Laboratory examination and covariates
In the Health 2000 study, fasting blood samples were collected. The duration of the fasting time was recorded. The samples were stored in –70°C until they were analyzed. HDL cholesterol values were analyzed by a HDL-C Plus test (Roche Diagnostics, Mannheim, Germany), triglycerides by a GPO PAP test (Olympus SystemReagent), and glucose values by a hexokinase test (Olympus SystemReagent). Serum insulin was determined by a microparticle enzyme immunoassay (Abbott Laboratories Dainabot, Tokyo, Japan) . In the follow-up study in 2014–2016, venous blood samples were drawn after an overnight fast (minimum 10 hours). Insulin was determined by ECLIA (electrochemiluminescence immunoassay) with a Cobas e602 immunochemistry analyzer (Roche Diagnostics GmbH, Mannheim, Germany) and glucose by enzymatic photometry with a Cobas c702 chemistry analyzer (Roche Diagnostics GmbH). HOMA-IR was calculated by the equation fasting insulin (μU/ml) times fasting glucose (mmol/l) divided by 22.5 as previously described .
Baseline characteristics measured in 2000 were used as covariates in the analyses. Level of education was assessed by a questionnaire and classified as 1 = primary school; 2 = middle school/comprehensive school; 3 = high school; 4 = college/university. Hypertension at baseline in 2000 was defined as systolic RR≥140 or diastolic ≥90 mmHg or use of antihypertensive treatment. Smoking was assessed by interview and defined as current smoking/no smoking.
Cognitive testing at follow-up
A thorough neurocognitive test battery was administered to the participants during 2014–2016 by trained psychology students. The test battery included parts from the Finnish version of the Wechsler Memory Scale (WMS-R) and the Wechsler Adult Intelligence Scale (WAIS-R), Boston Naming Test (BNT), Trail Making Tests A and B (TMT-A and TMT-B), S-fluency, categorical fluency, and Stroop [35–39].
MRI imaging and determining cerebrovascular lesions
The 60 study volunteers underwent MRI imaging with a 3T PET-MRI scanner (Philips Ingenuity TF PET-MR device, Philips Healthcare, the Netherlands). The sequences used were 3DT1, T2W, FLAIR (Fluid Attenuation Inversion Recovery), DTI and resting state MRI. Cerebrovascular changes were quantified from FLAIR images using an automatic image quantification tool  that quantifies total and regional WMHs, and cortical and lacunar infarcts. To ascertain that the computer-based analysis was accurate, the data was also inspected visually (J.K). Only the computer-based quantification was used in the analyses.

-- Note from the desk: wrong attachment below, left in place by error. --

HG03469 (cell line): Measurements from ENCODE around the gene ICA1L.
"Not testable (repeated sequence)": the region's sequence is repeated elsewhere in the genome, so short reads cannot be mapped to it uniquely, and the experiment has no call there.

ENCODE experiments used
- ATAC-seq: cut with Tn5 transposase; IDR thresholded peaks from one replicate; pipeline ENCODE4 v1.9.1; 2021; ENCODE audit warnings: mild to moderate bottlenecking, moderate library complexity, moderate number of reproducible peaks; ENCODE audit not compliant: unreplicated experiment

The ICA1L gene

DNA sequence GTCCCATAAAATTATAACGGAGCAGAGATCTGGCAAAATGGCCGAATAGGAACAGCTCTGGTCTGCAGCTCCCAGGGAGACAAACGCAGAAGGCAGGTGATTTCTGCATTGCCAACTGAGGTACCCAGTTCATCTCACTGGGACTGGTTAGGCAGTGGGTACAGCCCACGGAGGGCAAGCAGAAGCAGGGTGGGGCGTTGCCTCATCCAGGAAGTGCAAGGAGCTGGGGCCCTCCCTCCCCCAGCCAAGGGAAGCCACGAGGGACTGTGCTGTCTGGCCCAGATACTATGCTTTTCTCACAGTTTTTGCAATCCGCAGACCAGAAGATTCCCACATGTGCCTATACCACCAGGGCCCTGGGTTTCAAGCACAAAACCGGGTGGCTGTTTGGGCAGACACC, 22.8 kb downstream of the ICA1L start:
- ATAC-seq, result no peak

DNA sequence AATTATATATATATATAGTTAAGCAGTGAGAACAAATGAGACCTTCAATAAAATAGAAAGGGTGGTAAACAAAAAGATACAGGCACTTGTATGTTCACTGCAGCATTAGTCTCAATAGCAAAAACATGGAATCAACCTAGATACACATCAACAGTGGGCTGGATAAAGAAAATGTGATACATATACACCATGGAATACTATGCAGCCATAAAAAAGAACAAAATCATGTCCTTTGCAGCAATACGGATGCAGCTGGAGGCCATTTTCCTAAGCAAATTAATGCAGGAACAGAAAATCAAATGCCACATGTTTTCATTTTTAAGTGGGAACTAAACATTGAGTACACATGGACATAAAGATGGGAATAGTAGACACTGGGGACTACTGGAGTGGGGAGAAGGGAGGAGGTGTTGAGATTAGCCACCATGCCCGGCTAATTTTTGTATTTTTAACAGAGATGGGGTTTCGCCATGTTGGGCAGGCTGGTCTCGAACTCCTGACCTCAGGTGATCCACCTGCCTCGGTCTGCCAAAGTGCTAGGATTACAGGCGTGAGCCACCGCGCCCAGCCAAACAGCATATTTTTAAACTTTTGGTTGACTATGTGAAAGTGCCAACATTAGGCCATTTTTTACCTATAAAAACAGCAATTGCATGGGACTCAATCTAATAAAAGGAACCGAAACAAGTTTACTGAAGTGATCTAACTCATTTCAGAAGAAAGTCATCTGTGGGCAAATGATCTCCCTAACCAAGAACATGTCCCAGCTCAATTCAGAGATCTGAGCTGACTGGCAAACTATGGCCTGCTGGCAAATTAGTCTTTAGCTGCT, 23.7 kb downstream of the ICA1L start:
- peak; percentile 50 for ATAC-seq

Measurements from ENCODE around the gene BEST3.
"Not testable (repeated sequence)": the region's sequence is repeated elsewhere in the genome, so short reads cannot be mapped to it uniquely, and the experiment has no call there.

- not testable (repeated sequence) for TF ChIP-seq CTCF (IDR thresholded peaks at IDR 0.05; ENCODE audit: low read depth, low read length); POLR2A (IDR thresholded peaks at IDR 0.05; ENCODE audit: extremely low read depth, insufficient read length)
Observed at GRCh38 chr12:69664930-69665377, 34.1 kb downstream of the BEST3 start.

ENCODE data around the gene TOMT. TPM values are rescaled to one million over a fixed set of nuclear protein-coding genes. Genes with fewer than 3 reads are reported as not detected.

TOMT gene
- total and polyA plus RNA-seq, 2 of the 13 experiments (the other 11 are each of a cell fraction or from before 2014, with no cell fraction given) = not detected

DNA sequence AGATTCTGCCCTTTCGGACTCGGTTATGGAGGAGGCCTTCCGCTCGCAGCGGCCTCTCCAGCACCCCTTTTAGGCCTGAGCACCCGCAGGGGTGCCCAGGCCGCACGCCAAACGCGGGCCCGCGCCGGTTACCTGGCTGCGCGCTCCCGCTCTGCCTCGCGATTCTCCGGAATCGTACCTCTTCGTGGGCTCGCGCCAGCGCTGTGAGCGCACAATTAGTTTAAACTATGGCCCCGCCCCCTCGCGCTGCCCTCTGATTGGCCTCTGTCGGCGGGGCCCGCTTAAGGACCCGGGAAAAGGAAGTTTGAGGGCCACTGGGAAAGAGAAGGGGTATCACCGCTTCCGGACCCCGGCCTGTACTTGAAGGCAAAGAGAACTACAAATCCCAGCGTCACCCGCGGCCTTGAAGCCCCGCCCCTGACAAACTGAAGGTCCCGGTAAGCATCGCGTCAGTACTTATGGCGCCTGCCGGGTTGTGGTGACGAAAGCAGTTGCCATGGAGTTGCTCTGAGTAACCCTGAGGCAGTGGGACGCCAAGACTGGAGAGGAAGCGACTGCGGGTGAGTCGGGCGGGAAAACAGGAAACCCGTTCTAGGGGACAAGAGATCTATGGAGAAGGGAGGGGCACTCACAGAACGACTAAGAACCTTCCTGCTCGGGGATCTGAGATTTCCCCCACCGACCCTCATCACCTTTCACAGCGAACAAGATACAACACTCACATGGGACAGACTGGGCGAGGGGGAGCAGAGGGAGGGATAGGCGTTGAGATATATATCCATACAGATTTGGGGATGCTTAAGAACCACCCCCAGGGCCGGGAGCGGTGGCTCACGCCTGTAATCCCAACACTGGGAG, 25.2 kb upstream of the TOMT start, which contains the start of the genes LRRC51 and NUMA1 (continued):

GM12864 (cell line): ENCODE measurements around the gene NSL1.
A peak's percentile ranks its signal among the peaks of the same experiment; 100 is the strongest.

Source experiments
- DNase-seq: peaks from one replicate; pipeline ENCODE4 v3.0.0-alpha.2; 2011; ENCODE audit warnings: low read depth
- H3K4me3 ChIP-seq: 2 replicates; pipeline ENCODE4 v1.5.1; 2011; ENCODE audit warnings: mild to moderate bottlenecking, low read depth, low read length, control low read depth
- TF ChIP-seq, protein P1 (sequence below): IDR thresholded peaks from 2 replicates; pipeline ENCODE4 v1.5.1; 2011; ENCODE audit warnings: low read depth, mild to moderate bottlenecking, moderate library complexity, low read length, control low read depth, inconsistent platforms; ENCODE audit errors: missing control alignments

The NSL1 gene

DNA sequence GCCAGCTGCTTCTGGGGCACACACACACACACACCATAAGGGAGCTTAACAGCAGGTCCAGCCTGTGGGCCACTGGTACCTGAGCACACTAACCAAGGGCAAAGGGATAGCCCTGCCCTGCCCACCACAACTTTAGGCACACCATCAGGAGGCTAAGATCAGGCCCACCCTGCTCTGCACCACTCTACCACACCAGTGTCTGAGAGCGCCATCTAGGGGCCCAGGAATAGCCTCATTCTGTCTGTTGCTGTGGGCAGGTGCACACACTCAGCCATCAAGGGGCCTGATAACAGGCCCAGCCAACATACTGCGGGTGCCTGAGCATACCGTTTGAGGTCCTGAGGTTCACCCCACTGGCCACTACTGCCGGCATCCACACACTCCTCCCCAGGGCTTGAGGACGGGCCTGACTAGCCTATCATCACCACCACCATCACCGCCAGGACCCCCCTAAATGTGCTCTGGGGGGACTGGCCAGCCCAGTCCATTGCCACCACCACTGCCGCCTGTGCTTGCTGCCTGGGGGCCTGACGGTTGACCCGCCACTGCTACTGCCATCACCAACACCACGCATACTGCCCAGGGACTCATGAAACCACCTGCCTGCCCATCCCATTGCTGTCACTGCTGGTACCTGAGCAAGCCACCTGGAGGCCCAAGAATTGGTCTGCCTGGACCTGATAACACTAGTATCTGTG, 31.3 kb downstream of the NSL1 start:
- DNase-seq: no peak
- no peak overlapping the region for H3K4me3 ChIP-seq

Three computer-based measures were used to evaluate cerebrovascular lesions: 1) total WMH volume normalized for age, gender, and total brain volume, 2) a computational counterpart for the Fazekas scale that was computed from the deep WMH volume using a regression-based model which has previously been defined elsewhere , and 3) total vascular burden measure that was calculated as the weighted combination of deep WMH volume, volume of cortical infarcts and volume of lacunar infarct volumes as described in detail in a previously published article .
PIB-PET-imaging was performed to assess Aβ accumulation in the brain. The PET-scanning protocol has been described previously elsewhere . The dynamic 90 min [11C]PIB-PET scan was performed using a brain-dedicated high-resolution PET scanner, the ECAT HRRT (Siemens Medical Solutions, Knoxville, TN, USA). [11C]PIB was manufactured as previously reported  in high molar radioactivity (mean 680 MBq/nmol (SD±240)) at the time of injection utilizing in-target produced [11C]methane.
Voxel-by-voxel [11C]PIB standardized uptake values (SUV) were calculated using imaging data from 60 to 90 minutes after the tracer injection. Automated region of interest (ROI) generation was conducted using FreeSurfer software (version 5.3.0, http://freesurfer.net/) and individual T1 weighted MRI data as input. Six ROIs were formed (parietal cortex, prefrontal cortex, anterior cingulum, posterior cingulum, precuneus, lateral temporal cortex based on brain regions where Aβ has been shown to first accumulate in early AD [43–45]. SUV ratios (SUVRs) were obtained by using the cerebellar cortex as a reference region. A composite cortical PIB score was calculated as the average PIB SUVR over all six ROIs.
Characteristics of the study population
The study population of the present study (n = 60) and the Health 2000 study population (n = 6062) were compared with two-sample t-test for continuous variables and with Pearson’s Chi-Squared -test for categorical variables (Supplementary Table 2).
IR–and IR+ group differences were assessed with two-sample t-test or Wilcoxon rank sums test (fasting time) for continuous variables and with Pearson’s Chi-Squared -test for categorical variables except for Fazekas score. Differences between the groups in the Fazekas scores were assessed with Cochran Armitage Trend Test. Fazekas scores were obtained by rounding computed Fazekas scores to the nearest whole number (Table 1).
|N||IR– 30||IR+ 30||p|
|Baseline in 2000|
|age, mean (SD)||55.6 (3.8)||55.2 (2.8)||0.65|
|Fasting time (h:min), median (range)||6:15 (5:30–7:59)||6:58 (5:38–12:51)||0.24|
|HOMA-IR, median (range)||0.90 (0.46–1.22)||2.82 (2.20–5.24)||<0.0001|
|APOE ɛ4 genotype, n||15||15||1.0|
|Level of education, n/%||0.04|
|Middle school or comprehensive school||12/40.0||9/30.0|
|College or university||8/26.7||3/10.0|
|BMI (kg/m2), mean (SD)||25.1 (2.9)||29.9 (3.4)||<0.001|
|HDL cholesterol (mmol/L), mean (SD)||1.55 (0.43)||1.23 (0.27)||0.001|